Pocket is a handy way of collecting all of the articles that you want to read, but don't have the time to in the moment. When it is installed, either on your phone or in your browser of choice, simply clicking a button when you find an article you want to come back to at some point, Pocket will pull the article into your app meaning you can come back to it later.
This saves me a lot of time - before I collected a reading list in Notion - and therefore deserves its place on my productivity list!
It tells you how long each article will take to read, so you can make an informed choice depending on the time you have to spend. It also allows you to listen to your article as it is transcribed, which is perfect for consuming content on car journeys.
Less important is the fact that you can recommend articles to your followers, which is a neat feature. However for me, I follow a few like minded individuals and get a consistent stream of interesting content delivered to my feed that they have recommended. This saves me time as I don't go looking for articles to read when I have a few spare minutes.
- It saves so much time than if you were manually having to collect a reading list.
- A never ending stream of interesting content and articles that you may not have come across before.
- Generous free tier.
- Has the danger of being a time sink as you go off looking through peoples profiles to find things to read.
- Is not consistent in the way it collects the articles as it relies on the formatting of the article on its original web page - I have had a couple of instances where it has only collected the first paragraphs of an article.
Why I Stopped Using Notion
Ok - so this is an interesting one.
I use Notion now because I have to, rather than wanting to. Both where I work now (Attest) and where I worked before (Monzo) use Notion is their personal intranets. Most of the companies documentation is within this platform.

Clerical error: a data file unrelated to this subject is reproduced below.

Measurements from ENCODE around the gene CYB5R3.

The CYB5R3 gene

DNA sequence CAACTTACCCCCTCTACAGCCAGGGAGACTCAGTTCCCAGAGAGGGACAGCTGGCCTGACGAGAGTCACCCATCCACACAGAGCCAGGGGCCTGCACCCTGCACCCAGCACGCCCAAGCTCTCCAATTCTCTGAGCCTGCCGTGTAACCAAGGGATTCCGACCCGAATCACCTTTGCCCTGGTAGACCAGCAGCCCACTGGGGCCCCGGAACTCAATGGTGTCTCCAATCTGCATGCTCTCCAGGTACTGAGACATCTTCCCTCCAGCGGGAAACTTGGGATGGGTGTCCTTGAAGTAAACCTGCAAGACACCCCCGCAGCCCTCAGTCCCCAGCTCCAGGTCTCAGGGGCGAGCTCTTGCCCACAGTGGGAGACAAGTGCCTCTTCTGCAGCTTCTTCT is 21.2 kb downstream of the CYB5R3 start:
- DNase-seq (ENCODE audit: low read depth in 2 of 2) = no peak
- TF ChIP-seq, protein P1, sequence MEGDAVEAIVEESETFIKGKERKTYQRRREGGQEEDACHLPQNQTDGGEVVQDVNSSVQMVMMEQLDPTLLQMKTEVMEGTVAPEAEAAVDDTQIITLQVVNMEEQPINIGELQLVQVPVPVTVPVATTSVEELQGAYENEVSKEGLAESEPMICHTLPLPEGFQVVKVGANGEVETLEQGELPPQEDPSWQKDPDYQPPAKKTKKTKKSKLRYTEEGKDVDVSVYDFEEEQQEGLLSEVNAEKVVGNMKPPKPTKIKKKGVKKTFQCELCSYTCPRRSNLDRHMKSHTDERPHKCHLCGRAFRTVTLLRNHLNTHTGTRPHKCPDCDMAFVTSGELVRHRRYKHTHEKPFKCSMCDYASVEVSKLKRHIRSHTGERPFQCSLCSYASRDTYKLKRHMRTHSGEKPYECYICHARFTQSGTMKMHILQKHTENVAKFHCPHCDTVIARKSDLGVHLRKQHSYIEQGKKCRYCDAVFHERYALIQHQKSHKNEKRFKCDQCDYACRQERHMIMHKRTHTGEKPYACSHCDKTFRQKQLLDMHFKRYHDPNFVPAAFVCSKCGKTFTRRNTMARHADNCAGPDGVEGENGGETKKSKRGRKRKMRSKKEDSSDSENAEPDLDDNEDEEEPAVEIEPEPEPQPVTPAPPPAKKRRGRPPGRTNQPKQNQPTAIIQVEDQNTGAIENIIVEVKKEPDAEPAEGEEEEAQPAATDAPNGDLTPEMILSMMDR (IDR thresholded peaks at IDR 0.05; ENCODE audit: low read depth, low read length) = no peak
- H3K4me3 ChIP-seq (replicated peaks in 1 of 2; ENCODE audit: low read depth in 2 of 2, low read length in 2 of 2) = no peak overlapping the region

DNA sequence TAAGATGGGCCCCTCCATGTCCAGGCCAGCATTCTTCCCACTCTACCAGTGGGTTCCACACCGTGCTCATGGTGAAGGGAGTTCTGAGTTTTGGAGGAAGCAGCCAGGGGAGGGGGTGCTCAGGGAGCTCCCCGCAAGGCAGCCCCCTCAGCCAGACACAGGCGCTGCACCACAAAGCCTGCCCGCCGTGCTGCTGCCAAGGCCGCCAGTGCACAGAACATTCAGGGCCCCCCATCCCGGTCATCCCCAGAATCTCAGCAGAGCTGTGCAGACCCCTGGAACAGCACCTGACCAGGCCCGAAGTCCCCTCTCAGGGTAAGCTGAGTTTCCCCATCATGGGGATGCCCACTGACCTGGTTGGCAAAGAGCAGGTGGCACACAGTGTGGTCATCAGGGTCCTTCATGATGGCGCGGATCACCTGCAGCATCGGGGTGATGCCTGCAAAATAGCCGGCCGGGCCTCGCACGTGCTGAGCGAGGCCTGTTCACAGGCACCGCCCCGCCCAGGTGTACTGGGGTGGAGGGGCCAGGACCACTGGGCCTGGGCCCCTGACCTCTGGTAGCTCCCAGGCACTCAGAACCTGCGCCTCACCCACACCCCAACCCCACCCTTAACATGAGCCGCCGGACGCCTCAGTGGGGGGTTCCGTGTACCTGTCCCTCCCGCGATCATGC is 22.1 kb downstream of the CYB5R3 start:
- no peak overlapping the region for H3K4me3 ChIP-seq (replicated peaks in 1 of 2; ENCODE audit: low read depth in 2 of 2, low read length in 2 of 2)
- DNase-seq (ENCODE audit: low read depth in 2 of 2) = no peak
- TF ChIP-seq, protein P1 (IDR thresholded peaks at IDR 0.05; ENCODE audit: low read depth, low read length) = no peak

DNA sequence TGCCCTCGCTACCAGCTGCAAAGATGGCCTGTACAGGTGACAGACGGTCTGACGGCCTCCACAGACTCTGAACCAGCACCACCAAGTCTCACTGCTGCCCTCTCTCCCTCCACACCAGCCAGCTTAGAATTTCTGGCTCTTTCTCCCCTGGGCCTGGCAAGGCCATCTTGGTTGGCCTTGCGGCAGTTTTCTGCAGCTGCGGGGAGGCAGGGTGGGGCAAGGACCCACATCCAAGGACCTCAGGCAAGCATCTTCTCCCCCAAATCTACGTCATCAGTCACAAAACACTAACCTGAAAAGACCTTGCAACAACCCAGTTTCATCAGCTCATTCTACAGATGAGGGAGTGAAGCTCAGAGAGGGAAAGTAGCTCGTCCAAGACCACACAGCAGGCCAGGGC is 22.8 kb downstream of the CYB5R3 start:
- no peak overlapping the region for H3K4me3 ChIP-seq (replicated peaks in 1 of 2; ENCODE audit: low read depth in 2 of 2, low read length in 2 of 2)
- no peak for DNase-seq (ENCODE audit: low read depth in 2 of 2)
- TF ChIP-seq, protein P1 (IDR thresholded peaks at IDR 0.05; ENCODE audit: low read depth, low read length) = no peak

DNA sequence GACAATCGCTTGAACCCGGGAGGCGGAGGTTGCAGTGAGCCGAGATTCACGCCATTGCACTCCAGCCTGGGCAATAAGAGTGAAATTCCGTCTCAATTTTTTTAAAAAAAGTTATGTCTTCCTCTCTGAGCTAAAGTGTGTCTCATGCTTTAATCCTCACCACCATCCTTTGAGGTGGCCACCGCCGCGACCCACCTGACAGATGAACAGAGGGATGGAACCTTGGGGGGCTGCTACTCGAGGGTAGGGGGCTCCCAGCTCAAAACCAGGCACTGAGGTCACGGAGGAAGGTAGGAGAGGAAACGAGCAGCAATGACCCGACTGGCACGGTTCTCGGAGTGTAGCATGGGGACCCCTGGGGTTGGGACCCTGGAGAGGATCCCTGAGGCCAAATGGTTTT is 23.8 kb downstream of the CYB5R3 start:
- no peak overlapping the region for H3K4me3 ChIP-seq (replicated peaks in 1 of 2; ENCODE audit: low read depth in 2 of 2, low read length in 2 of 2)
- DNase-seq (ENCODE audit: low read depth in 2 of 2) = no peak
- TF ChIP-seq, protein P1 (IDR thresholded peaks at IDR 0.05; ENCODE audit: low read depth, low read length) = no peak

I used to use Notion heavily before working at these companies. When I joined Monzo (who apparently are Notions biggest customers), I was over the moon that this was the tool I was going to be using. I enjoyed using it, I spent a lot of time and thought creating a system that worked for me.
It started unravelling for me during my time at Monzo however. The platform was so very slow, even on a top of the range MacBook Pro with super-fast internet, it would take at times 20 seconds to load the desired page. This became worse the more notes I would collect (which was a lot). It felt so very bloated.
Another side of Notion for me that ultimately was what made me migrate away was the fact it was so customisable. Sure, that is a good thing on one hand, but on more than one occasion I found myself making a silly choice of formatting that would have been better served as a table or spreadsheet. This lead to me getting sucked into a time sink of making my documents look as nice as possible, which ultimately wasted time. As someone who is a bit of a perfectionist, if formatting wasn't quite right, then it would play on my mind.
The search function is pretty weak as well, as it searches for "blocks" which pages are built up of. This is fine for personal use, but was ultimately unusable at the scale of which Monzo were using the app. I got frustrated with it, and went off in search for a better solution (Roam).
Not to say Notion isn't fantastic - I am a true fan! However for me and my own personal use cases, I found I needed something ultimately simpler, quicker, faster and a little bit more opinionated.
- Customisation - Notion allows you to format your notes and documentation in loads of different ways.
- A fantastic community of power users who offer tips and tricks on how to use the platform to its potential.
- An extremely generous free tier.
- The native apps are really decent and work well.
- It can be slow, depending on how much content you put in to it.
- Customisation - this can lead to procrastination and over-thinking ways of keeping notes.
I hope this has given you some insight into what I use to stay productive. Of course, as with anything, this is what works for me and what works for one person isn't always guaranteed to work for someone else.
I recommend trying these platforms out for as long as you can, working with them on a day to day basis and seeing how they suit you before migrating over to any of them. Everyone has different ways of working, and therefore different applications suit different people.
Please feel free to reach out if you want to talk about how I use these different applications, and I would always be more than happy to offer advice and help should you need it! I am always extremely grateful to hear about other peoples experiences and what keeps people productive.